The playwright faced the committee over questions about his political affiliations. Many believed that his acclaimed 1953 play The Crucible and his Salem witch trials drew parallels to the Communist witch hunts of the 1950s.
In the media, the couple was affectionately known as the Hourglass and the Egghead, with the nickname intensifying as their wedding day approached.
Miller once wrote to Monroe, “It’s just that I believe I really must die if I ever lose you.” (Fairfax media)
On June 28, 1956, Miller’s local newspaper, the Roxbury Connecticut, ran an article about the impending wedding with the unsentimental headline “Resident will marry Miss Monroe of Hollywood.”
Despite the lack of creativity or sense, the story caused chaos for the couple and cost the life of Mara Scherbatoff, the New York bureau chief for Paris-Match.
Scherbatoff was killed after the car she was driving crashed into a tree while chasing the car Miller and Monroe were going.
The tragedy prompted the famous couple to hold a press conference at Miller’s ranch.
As Miller, then 40, addressed the media, the actress, then 30, stood by his side. The couple held hands.
Hours later, the New York Times ran the latest news that “Marilyn Monroe, Arthur Miller married in White Plains Court”.
The couple was married at the Westchester County Courthouse by a city judge.
“Miss Monroe was wearing a sweater and skirt and no hat. Mr. Miller was wearing a blue suit and white shirt but no tie,” the report said.
The couple divorced after four years of marriage. (MONKEY)
Monroe was given away by her acting teacher Lee Strasberg. The couple’s wedding rings read ‘Now is forever’.
The newlyweds would leave the courthouse in a sports car and flee to London a few weeks later, where Monroe would film The Prince and the Showgirl.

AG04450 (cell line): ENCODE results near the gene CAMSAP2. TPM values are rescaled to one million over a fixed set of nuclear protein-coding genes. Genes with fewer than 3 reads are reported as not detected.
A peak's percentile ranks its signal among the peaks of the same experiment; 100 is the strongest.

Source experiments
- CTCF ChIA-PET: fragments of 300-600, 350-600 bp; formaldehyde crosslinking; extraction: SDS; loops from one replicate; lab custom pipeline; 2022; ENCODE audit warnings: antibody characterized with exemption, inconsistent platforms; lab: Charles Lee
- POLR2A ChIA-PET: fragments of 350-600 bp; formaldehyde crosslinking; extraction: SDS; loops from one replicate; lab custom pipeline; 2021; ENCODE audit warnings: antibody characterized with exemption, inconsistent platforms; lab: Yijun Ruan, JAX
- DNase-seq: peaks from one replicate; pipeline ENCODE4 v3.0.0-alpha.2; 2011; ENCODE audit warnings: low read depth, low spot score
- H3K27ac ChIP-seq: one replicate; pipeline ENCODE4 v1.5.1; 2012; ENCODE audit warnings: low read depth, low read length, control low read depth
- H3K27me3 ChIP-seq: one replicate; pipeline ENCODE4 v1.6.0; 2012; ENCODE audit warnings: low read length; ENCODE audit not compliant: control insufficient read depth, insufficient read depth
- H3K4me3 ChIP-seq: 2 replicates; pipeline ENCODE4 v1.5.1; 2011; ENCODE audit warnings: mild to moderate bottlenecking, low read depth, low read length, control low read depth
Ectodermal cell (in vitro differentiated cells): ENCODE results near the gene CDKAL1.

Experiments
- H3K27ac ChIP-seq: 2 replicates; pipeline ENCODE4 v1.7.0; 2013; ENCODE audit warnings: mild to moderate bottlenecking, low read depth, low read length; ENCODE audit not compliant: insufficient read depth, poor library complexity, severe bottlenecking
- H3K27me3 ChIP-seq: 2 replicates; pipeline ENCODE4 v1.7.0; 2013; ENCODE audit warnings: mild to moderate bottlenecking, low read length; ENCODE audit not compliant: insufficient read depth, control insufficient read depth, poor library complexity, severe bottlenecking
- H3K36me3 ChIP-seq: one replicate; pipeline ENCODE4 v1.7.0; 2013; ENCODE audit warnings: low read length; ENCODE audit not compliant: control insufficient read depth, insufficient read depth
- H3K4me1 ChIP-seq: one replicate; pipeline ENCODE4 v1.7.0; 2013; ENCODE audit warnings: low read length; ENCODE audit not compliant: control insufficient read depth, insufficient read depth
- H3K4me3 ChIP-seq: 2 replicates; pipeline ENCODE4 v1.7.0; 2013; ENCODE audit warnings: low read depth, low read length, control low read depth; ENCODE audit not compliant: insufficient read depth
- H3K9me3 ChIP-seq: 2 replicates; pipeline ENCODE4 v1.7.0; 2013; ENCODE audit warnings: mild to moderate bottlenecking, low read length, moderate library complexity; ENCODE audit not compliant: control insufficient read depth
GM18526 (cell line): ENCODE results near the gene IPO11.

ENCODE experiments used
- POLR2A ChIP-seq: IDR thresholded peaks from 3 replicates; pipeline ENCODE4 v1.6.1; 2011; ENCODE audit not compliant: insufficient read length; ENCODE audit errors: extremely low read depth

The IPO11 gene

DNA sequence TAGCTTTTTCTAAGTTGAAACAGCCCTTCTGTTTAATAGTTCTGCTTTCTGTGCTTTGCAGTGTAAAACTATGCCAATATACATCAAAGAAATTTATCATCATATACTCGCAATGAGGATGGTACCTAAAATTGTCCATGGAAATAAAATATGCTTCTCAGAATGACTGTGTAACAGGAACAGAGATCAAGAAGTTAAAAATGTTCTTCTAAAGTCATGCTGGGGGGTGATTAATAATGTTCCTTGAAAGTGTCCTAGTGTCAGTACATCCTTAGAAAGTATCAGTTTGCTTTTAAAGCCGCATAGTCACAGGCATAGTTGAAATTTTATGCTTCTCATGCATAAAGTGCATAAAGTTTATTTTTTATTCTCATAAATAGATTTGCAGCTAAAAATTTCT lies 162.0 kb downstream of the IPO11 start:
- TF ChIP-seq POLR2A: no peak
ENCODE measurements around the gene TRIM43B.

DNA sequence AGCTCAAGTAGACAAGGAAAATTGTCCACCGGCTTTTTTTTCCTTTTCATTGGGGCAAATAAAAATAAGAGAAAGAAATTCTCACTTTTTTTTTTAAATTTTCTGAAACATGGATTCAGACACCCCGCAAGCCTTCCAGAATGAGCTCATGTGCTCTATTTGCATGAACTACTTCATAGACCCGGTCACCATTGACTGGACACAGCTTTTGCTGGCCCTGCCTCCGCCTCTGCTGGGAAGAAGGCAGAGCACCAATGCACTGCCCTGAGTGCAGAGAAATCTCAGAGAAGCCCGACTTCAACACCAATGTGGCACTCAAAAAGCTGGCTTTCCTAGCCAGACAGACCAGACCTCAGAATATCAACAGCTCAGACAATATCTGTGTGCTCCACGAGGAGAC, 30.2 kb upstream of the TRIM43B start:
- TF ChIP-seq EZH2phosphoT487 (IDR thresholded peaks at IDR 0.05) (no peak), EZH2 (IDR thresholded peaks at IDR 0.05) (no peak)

Unfortunately, the marriage would not last. Their relationship soured after Monroe reportedly discovered in Miller’s notebook that he had doubts about her celebrity, which he said could jeopardize his creativity.
A series of miscarriages, three in several years, is also said to have contributed to the pair’s unfortunate state.
Monroe is also said to have told friends that Miller wrote: “The only one I will ever love is my daughter”.
On November 12, 1960, the Times ran the news that the couple had separated after four years of marriage and were planning to divorce.
They had just completed the movie The Misfits together, starring Monroe in the screenplay Miller had written.
Marilyn Monroe in 1953. (The LIFE Picture Collection via)
In August 1962, nearly two years after she and Miller divorced, Monroe was found dead at Brentwood’s California home. she was 36.
The playwright remarried in February 1962 to Austrian photographer Inge Morath. He died of congestive heart failure in 2005. He was 89.
In a documentary about the late playwright, released in 2021, Miller spoke about his love for Monroe and her vulnerability.
“This pretense of being free was just a disguise. She was, in a way, the most oppressed person imaginable,” he says.
“She had been kicked as a child; she had been abused as a child. She had been abandoned, abandoned. She was a very brave person.”